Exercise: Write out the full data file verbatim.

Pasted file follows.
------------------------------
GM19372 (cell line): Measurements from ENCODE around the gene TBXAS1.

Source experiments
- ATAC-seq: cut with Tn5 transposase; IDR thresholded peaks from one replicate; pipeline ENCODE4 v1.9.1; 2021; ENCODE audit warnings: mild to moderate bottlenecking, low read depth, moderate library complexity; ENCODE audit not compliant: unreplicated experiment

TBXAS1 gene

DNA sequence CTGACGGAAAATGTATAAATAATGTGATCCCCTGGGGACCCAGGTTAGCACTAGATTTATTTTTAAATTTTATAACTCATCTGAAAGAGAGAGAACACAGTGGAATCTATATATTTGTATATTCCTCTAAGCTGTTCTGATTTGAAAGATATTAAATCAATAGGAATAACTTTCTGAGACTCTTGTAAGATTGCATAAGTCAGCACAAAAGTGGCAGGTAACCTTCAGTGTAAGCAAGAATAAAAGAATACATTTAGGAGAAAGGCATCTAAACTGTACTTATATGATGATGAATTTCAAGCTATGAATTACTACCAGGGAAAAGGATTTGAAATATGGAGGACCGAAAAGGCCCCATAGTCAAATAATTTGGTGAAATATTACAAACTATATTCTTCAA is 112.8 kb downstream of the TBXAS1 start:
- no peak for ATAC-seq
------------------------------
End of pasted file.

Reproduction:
GM19372 (cell line): Measurements from ENCODE around the gene TBXAS1.

Source experiments
- ATAC-seq: cut with Tn5 transposase; IDR thresholded peaks from one replicate; pipeline ENCODE4 v1.9.1; 2021; ENCODE audit warnings: mild to moderate bottlenecking, low read depth, moderate library complexity; ENCODE audit not compliant: unreplicated experiment

TBXAS1 gene

DNA sequence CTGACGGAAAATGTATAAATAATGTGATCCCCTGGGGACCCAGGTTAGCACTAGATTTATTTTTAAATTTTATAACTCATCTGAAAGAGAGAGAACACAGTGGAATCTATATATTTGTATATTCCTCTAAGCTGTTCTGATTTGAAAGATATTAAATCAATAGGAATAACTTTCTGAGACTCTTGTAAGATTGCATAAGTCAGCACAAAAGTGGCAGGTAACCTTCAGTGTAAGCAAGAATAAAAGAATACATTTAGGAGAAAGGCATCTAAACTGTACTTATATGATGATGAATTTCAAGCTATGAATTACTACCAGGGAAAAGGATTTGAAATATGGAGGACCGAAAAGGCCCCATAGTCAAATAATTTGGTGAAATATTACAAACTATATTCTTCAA is 112.8 kb downstream of the TBXAS1 start:
- no peak for ATAC-seq